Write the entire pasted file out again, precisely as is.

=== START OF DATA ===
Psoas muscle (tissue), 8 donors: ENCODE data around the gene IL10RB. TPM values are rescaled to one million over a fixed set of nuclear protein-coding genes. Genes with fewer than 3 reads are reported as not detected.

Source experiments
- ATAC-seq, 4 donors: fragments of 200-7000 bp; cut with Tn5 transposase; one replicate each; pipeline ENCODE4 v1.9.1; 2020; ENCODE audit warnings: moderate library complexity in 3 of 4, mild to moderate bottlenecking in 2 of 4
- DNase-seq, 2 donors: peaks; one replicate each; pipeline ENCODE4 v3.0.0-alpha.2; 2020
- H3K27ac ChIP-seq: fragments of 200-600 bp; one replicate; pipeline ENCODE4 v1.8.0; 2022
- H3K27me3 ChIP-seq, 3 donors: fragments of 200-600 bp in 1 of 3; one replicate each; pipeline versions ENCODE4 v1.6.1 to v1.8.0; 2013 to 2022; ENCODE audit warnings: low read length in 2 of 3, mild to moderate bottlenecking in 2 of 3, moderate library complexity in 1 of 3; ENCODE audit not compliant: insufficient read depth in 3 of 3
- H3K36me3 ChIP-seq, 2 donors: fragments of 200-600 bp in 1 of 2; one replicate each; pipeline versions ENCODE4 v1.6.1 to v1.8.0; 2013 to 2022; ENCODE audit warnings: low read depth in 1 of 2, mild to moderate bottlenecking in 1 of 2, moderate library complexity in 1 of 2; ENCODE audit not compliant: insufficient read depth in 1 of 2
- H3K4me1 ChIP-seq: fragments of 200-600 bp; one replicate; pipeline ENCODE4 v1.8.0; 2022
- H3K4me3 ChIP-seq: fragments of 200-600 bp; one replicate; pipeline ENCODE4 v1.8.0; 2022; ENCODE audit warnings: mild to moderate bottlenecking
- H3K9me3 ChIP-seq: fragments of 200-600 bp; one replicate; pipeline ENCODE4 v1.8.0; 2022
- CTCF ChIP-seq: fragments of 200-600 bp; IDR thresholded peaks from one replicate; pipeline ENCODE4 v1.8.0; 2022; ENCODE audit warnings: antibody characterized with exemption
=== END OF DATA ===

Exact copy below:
Psoas muscle (tissue), 8 donors: ENCODE data around the gene IL10RB. TPM values are rescaled to one million over a fixed set of nuclear protein-coding genes. Genes with fewer than 3 reads are reported as not detected.

Source experiments
- ATAC-seq, 4 donors: fragments of 200-7000 bp; cut with Tn5 transposase; one replicate each; pipeline ENCODE4 v1.9.1; 2020; ENCODE audit warnings: moderate library complexity in 3 of 4, mild to moderate bottlenecking in 2 of 4
- DNase-seq, 2 donors: peaks; one replicate each; pipeline ENCODE4 v3.0.0-alpha.2; 2020
- H3K27ac ChIP-seq: fragments of 200-600 bp; one replicate; pipeline ENCODE4 v1.8.0; 2022
- H3K27me3 ChIP-seq, 3 donors: fragments of 200-600 bp in 1 of 3; one replicate each; pipeline versions ENCODE4 v1.6.1 to v1.8.0; 2013 to 2022; ENCODE audit warnings: low read length in 2 of 3, mild to moderate bottlenecking in 2 of 3, moderate library complexity in 1 of 3; ENCODE audit not compliant: insufficient read depth in 3 of 3
- H3K36me3 ChIP-seq, 2 donors: fragments of 200-600 bp in 1 of 2; one replicate each; pipeline versions ENCODE4 v1.6.1 to v1.8.0; 2013 to 2022; ENCODE audit warnings: low read depth in 1 of 2, mild to moderate bottlenecking in 1 of 2, moderate library complexity in 1 of 2; ENCODE audit not compliant: insufficient read depth in 1 of 2
- H3K4me1 ChIP-seq: fragments of 200-600 bp; one replicate; pipeline ENCODE4 v1.8.0; 2022
- H3K4me3 ChIP-seq: fragments of 200-600 bp; one replicate; pipeline ENCODE4 v1.8.0; 2022; ENCODE audit warnings: mild to moderate bottlenecking
- H3K9me3 ChIP-seq: fragments of 200-600 bp; one replicate; pipeline ENCODE4 v1.8.0; 2022
- CTCF ChIP-seq: fragments of 200-600 bp; IDR thresholded peaks from one replicate; pipeline ENCODE4 v1.8.0; 2022; ENCODE audit warnings: antibody characterized with exemption